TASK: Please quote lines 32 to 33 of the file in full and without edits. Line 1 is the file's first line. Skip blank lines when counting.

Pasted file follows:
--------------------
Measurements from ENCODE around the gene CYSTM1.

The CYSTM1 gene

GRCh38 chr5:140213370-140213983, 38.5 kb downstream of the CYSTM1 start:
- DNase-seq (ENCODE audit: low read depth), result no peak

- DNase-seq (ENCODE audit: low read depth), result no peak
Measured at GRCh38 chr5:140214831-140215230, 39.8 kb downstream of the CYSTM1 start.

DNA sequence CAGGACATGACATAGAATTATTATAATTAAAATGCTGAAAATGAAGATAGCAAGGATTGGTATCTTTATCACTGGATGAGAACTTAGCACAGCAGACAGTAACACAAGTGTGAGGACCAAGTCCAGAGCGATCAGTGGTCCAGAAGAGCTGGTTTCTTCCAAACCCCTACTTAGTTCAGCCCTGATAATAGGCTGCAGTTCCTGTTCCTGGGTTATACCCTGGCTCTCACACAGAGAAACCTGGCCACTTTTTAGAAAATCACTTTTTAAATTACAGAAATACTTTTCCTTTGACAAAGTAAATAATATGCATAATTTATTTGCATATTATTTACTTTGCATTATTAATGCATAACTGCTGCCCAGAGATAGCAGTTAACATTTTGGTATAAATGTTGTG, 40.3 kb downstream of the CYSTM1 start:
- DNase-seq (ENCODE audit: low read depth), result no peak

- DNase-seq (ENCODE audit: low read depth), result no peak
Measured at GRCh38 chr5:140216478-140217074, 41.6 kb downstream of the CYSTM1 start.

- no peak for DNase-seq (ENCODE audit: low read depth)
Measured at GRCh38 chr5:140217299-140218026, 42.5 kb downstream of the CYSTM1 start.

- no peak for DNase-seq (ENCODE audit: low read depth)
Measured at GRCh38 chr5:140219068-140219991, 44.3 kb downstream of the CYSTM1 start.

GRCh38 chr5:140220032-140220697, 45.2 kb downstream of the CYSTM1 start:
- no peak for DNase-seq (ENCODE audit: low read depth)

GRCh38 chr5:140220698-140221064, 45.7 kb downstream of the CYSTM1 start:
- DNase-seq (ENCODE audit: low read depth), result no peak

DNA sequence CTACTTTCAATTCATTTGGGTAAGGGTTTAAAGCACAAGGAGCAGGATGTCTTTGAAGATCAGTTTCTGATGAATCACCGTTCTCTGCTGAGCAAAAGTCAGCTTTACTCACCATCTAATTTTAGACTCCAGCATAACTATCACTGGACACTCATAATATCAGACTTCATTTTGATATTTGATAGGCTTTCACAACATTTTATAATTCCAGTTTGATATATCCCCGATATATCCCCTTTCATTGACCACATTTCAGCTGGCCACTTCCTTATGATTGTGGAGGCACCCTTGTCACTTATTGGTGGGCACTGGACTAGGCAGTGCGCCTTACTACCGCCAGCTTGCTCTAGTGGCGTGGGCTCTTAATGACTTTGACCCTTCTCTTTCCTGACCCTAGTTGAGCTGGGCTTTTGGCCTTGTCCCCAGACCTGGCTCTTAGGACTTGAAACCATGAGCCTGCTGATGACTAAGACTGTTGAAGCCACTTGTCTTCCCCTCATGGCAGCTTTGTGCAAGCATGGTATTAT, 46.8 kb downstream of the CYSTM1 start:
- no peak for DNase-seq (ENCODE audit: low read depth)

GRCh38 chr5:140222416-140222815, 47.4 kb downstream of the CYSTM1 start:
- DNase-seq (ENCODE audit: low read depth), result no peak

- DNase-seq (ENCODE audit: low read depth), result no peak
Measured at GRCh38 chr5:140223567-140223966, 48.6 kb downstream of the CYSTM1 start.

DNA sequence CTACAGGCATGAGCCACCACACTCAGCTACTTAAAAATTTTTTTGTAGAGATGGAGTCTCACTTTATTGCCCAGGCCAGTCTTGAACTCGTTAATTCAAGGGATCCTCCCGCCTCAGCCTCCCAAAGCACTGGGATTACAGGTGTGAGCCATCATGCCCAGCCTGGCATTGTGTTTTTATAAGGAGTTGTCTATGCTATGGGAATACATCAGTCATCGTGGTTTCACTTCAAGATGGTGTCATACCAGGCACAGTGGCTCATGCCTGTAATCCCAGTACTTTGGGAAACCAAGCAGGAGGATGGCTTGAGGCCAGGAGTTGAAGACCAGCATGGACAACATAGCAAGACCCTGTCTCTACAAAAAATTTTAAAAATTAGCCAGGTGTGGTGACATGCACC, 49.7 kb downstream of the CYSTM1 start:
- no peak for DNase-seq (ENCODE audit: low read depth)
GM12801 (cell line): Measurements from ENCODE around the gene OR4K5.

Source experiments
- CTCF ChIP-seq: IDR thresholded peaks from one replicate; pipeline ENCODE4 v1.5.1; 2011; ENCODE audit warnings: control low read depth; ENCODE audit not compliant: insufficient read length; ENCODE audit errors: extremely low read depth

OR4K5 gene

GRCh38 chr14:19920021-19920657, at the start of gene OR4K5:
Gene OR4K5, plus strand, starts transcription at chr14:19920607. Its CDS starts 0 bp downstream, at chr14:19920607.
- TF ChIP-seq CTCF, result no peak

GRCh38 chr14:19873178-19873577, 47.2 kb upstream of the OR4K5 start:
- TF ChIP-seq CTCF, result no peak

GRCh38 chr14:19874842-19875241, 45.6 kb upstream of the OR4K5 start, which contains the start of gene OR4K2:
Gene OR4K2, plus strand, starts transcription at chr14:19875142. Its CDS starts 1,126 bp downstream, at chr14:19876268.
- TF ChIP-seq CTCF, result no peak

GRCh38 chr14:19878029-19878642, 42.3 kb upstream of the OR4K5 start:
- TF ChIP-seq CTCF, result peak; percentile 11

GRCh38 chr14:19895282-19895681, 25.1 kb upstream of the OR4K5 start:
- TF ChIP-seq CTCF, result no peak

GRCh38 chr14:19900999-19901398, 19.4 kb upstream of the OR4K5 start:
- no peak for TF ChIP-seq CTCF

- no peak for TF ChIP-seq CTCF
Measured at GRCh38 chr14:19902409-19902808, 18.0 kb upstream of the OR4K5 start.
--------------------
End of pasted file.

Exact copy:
Gene OR4K5, plus strand, starts transcription at chr14:19920607. Its CDS starts 0 bp downstream, at chr14:19920607.
- TF ChIP-seq CTCF, result no peak